Students Reflect on Impact of Involvement in University’s Model United Nations Program
Model United Nations has created countless opportunities for students to develop their confidence and grow as leaders, including at the recent conference in New York, where the group of students representing Albania earned the Outstanding Delegation Award.
April 29, 2022
By Maha Kattaya ’24, Jair Garcia ’25, and Aleksandros Spaho ’24
The University of New Haven’s award-winning Model United Nations team recently returned from New York City, where the students excelled yet again in a National Model United Nations conference. The group representing Albania as part of the proceedings earned the Outstanding Delegation honor.
The program, which has been generously supported by Phil Bartels ’11 Hon. and Susan Bartels, two of the University’s most generous benefactors, is directed by Chris Haynes, Ph.D., an associate professor of political science, international affairs, and national security.
Below, three students reflect on their experiences in the Model United Nations program and discuss the important skills they have developed.
Maha Kattaya ’24
I recently had an interview for an internship and I was asked what one thing has impacted me and helped me grow as a person. Model United Nations was the only thing that came to mind.
I was the person who was too afraid to go to a class with mandatory participation, nervous to be called on. I was a quiet person, reserved and scared of public speaking more than anything else. It felt like a fear I would never overcome, and I dreaded that as a political science major, because I needed to be confident and assertive.
Model United Nations teaches you to grow out of your shell. It is a place where I moved out of my comfort zone and developed a sort of confidence I never had before. They tell you to fake it until you make it, and it is true. Once you rewire your brain and fake your confidence, at some point it becomes more real than not. So that is what I did.
I stood in front of dozens of people and I spoke, without stumbling on my words or shaking in anxiety and fear. I met new people and put on a smile and I faked it until I no longer had to.
Model United Nations teaches you that even quiet people have a voice, and we have things to say. We just need the platform. We need room to make mistakes, to become better, and to grow as people. That is what Dr. Chris Haynes has done. He created a space for quiet people, loud people, overconfident and underconfident people to come together and grow and to develop the necessary skills for any job or area of life.
Dr. Haynes, the head delegates, and Joe Scollo, an information literacy librarian in the Peterson Library, put all their energy into believing that even a quiet person like me has the power to be assertive and confident, and that is what I did.
Jair Garcia ’25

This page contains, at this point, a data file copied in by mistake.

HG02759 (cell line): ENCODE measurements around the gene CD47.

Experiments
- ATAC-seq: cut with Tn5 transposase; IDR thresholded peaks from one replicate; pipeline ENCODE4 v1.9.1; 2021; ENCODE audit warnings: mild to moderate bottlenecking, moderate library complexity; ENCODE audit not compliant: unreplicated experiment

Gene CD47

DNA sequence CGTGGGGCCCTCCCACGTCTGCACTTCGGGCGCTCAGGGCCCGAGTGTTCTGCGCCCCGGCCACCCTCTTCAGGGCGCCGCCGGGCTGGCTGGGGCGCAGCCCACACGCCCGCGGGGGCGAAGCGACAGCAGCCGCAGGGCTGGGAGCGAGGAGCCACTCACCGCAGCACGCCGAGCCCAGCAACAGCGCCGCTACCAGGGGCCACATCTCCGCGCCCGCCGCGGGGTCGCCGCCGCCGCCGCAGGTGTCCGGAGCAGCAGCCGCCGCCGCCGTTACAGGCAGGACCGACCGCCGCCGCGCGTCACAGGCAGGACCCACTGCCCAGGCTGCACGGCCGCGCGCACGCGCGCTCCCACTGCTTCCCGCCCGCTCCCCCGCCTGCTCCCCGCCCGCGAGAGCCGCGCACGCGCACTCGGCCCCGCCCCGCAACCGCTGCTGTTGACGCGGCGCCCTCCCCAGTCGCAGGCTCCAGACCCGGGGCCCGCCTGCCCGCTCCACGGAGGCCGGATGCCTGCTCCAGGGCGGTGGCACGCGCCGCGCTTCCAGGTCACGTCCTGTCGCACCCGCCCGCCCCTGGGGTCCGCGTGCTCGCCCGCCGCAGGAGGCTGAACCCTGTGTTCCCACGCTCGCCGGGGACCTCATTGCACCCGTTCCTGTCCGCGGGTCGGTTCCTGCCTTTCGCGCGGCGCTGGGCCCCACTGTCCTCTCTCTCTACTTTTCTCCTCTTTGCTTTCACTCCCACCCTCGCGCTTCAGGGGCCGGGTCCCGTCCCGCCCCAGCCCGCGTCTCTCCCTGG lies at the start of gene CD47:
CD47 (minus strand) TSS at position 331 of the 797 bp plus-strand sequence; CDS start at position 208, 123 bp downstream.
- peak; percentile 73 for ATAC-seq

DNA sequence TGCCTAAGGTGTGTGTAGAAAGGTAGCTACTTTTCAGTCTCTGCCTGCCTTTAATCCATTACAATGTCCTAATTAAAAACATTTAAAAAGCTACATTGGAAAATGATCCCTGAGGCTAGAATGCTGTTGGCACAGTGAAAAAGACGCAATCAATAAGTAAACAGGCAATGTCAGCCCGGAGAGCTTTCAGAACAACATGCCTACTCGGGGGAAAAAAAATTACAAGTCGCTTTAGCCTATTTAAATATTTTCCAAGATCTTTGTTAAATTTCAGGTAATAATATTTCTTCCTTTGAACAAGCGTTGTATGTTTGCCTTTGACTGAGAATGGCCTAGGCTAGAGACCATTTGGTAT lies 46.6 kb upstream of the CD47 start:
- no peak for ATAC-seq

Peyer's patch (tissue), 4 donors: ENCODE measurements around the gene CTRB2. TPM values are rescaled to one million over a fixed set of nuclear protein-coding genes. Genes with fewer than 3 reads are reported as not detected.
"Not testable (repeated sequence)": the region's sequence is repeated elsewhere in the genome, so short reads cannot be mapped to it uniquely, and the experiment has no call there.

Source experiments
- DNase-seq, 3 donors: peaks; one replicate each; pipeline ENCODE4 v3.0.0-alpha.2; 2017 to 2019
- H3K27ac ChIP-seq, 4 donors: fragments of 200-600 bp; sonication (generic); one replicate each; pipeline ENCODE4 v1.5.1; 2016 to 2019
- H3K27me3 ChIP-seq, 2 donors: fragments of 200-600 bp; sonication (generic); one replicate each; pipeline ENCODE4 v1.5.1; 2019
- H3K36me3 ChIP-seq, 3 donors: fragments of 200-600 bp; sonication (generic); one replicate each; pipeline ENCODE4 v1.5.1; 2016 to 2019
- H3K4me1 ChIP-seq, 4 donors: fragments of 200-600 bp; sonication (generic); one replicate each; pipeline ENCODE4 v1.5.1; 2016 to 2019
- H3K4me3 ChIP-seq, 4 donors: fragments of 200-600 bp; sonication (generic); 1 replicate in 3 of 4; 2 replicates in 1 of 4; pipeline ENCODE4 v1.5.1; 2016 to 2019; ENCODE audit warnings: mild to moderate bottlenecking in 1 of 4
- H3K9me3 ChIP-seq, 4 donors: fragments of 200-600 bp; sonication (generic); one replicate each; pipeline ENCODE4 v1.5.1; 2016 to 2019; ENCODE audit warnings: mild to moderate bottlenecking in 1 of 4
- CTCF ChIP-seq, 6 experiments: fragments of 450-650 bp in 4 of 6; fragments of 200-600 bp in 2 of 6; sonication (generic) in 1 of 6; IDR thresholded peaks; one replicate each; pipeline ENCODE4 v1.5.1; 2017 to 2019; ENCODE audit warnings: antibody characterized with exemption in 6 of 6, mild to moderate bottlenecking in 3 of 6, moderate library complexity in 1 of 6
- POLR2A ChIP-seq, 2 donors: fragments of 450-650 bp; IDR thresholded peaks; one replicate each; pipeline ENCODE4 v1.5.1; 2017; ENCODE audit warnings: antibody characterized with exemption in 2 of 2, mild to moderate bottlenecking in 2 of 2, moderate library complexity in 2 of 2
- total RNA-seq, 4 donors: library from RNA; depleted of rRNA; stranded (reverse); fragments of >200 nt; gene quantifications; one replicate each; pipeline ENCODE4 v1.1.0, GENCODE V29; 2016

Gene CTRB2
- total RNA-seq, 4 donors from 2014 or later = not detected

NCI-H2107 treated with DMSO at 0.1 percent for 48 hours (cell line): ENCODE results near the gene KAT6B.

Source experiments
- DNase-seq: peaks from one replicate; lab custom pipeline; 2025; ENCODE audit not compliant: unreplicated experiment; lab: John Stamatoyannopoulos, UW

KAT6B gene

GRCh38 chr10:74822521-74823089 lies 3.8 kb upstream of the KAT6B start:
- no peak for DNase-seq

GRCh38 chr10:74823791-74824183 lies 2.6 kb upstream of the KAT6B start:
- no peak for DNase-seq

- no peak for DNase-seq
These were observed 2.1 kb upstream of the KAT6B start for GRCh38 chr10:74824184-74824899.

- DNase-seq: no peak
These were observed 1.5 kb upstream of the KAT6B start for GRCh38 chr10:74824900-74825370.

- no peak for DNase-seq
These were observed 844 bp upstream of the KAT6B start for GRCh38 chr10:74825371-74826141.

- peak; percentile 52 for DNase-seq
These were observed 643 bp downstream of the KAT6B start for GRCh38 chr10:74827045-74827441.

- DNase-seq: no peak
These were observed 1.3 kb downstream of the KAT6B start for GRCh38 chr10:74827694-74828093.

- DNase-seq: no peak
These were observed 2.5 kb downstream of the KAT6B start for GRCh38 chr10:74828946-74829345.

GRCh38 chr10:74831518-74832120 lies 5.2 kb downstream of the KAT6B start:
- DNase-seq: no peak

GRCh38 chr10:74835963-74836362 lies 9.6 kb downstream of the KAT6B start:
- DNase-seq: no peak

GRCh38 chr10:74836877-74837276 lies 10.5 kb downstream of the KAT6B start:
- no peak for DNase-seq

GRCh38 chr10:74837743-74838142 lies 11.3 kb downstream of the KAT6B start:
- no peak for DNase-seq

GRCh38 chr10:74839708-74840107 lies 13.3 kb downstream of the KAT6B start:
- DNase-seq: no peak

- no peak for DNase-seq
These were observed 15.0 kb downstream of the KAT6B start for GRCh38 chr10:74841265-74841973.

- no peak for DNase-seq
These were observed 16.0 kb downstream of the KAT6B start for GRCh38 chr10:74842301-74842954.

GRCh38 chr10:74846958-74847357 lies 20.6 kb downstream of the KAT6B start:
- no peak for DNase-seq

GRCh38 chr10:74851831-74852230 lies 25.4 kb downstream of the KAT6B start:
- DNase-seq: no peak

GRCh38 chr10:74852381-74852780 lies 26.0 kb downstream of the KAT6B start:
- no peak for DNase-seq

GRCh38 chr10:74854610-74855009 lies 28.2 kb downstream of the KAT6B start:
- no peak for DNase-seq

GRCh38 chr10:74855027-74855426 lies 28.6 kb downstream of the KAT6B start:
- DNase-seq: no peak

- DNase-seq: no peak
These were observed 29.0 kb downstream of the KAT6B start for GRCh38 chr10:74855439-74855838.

I believe Model UN is important because it gives you an experience you won’t find in any other class. Not only are your eyes opened to the most critical issues we face in this world, but you also learn the skills and methods to go about working with others to solve those problems.
I learned how to cooperate and collaborate with so many different types of people and to develop and hone the skills necessary to lead a group and move us toward the end goal. Initially, I was very quiet and reserved and only spoke when I was told to speak. Over the semester, I was able to become much more comfortable voicing my own opinions and reasons, as well as working with many people who had different ideas.
MUN truly is an experience like no other and I am grateful to the class and to Dr. Haynes for running such an amazing program!
Aleksandros Spaho ’24
To some, Model UN might just seem like something for students studying international affairs, national security, or political science. Yet, this program is not only about brainstorming possible solutions to world problems. It develops skills such as leadership, public speaking, confidence, critical thinking, adaptability, networking, team building, and so many more crucial skills needed for success in life.
Even for those who are not the most outgoing, this program is a safe space to learn that becoming more outgoing is not only possible, but fun! When participating in the MUN conference, students meet thousands of students from all over the world. We work together to debate and come up with solutions to some of the world’s most pressing concerns. This takes being outgoing and not being afraid to put yourself out there to lead a group discussion. Dr. Haynes and our head delegates do a great job in developing our leadership skills. They are there to help students succeed and will never leave anyone behind.
Not only do we debate and hone important life skills, but I have found that one of the greatest parts of MUN is meeting and truly getting to know so many new people. Who knew that developing skills and learning about important world problems could be so much fun! I still talk to people I met in my first conference, and I’m doing it for the third time.
Not only do you keep growing your circle, but you also fine tune your skills and fill in gaps in your ability to lead and understand world problems. And to all of my fellow students who have yet to take the MUN plunge, I would encourage you to do it. If you fully commit and apply the feedback, you will not regret it!
Maha Kattaya ’24 and Jair Garcia ’25 are political science majors at the University of New Haven. Aleksandros Spaho ’24 is an international affairs major.